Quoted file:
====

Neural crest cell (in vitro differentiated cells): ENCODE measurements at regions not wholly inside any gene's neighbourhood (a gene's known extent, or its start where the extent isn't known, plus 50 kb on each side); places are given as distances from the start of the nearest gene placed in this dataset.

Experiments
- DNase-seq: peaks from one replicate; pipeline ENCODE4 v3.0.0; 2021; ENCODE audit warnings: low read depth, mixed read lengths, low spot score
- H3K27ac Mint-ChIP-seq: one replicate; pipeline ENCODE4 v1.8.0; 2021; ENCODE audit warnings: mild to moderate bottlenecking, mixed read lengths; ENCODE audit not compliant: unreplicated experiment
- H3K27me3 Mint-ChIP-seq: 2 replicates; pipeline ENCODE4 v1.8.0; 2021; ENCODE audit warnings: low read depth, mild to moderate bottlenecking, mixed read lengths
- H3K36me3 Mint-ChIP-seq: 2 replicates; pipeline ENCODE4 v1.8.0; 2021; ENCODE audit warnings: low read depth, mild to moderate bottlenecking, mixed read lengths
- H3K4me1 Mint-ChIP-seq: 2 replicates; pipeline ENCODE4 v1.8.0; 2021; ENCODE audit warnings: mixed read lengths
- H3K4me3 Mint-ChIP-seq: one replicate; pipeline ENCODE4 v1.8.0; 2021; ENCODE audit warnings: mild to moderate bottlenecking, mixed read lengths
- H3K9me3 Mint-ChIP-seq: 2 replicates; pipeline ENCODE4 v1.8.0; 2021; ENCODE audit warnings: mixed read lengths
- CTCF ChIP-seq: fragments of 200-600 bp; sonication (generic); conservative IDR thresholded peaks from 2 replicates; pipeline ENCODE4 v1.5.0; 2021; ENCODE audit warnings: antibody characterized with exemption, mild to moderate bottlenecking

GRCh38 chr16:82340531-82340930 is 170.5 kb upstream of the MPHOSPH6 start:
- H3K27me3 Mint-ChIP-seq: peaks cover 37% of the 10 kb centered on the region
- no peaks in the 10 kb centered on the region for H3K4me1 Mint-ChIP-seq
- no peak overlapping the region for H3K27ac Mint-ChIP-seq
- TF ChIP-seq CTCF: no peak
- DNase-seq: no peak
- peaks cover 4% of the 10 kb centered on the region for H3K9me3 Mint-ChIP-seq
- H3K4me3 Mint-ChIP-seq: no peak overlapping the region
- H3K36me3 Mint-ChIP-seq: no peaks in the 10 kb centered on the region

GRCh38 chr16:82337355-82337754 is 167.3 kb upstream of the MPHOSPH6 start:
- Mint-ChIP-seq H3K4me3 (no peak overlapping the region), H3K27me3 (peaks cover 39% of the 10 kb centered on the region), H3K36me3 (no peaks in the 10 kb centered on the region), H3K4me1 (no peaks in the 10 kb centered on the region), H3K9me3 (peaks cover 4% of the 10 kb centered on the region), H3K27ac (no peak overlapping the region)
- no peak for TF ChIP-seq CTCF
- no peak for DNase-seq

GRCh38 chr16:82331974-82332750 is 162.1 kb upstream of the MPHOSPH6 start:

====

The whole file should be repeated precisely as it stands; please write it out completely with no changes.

Neural crest cell (in vitro differentiated cells): ENCODE measurements at regions not wholly inside any gene's neighbourhood (a gene's known extent, or its start where the extent isn't known, plus 50 kb on each side); places are given as distances from the start of the nearest gene placed in this dataset.

Experiments
- DNase-seq: peaks from one replicate; pipeline ENCODE4 v3.0.0; 2021; ENCODE audit warnings: low read depth, mixed read lengths, low spot score
- H3K27ac Mint-ChIP-seq: one replicate; pipeline ENCODE4 v1.8.0; 2021; ENCODE audit warnings: mild to moderate bottlenecking, mixed read lengths; ENCODE audit not compliant: unreplicated experiment
- H3K27me3 Mint-ChIP-seq: 2 replicates; pipeline ENCODE4 v1.8.0; 2021; ENCODE audit warnings: low read depth, mild to moderate bottlenecking, mixed read lengths
- H3K36me3 Mint-ChIP-seq: 2 replicates; pipeline ENCODE4 v1.8.0; 2021; ENCODE audit warnings: low read depth, mild to moderate bottlenecking, mixed read lengths
- H3K4me1 Mint-ChIP-seq: 2 replicates; pipeline ENCODE4 v1.8.0; 2021; ENCODE audit warnings: mixed read lengths
- H3K4me3 Mint-ChIP-seq: one replicate; pipeline ENCODE4 v1.8.0; 2021; ENCODE audit warnings: mild to moderate bottlenecking, mixed read lengths
- H3K9me3 Mint-ChIP-seq: 2 replicates; pipeline ENCODE4 v1.8.0; 2021; ENCODE audit warnings: mixed read lengths
- CTCF ChIP-seq: fragments of 200-600 bp; sonication (generic); conservative IDR thresholded peaks from 2 replicates; pipeline ENCODE4 v1.5.0; 2021; ENCODE audit warnings: antibody characterized with exemption, mild to moderate bottlenecking

GRCh38 chr16:82340531-82340930 is 170.5 kb upstream of the MPHOSPH6 start:
- H3K27me3 Mint-ChIP-seq: peaks cover 37% of the 10 kb centered on the region
- no peaks in the 10 kb centered on the region for H3K4me1 Mint-ChIP-seq
- no peak overlapping the region for H3K27ac Mint-ChIP-seq
- TF ChIP-seq CTCF: no peak
- DNase-seq: no peak
- peaks cover 4% of the 10 kb centered on the region for H3K9me3 Mint-ChIP-seq
- H3K4me3 Mint-ChIP-seq: no peak overlapping the region
- H3K36me3 Mint-ChIP-seq: no peaks in the 10 kb centered on the region

GRCh38 chr16:82337355-82337754 is 167.3 kb upstream of the MPHOSPH6 start:
- Mint-ChIP-seq H3K4me3 (no peak overlapping the region), H3K27me3 (peaks cover 39% of the 10 kb centered on the region), H3K36me3 (no peaks in the 10 kb centered on the region), H3K4me1 (no peaks in the 10 kb centered on the region), H3K9me3 (peaks cover 4% of the 10 kb centered on the region), H3K27ac (no peak overlapping the region)
- no peak for TF ChIP-seq CTCF
- no peak for DNase-seq

GRCh38 chr16:82331974-82332750 is 162.1 kb upstream of the MPHOSPH6 start: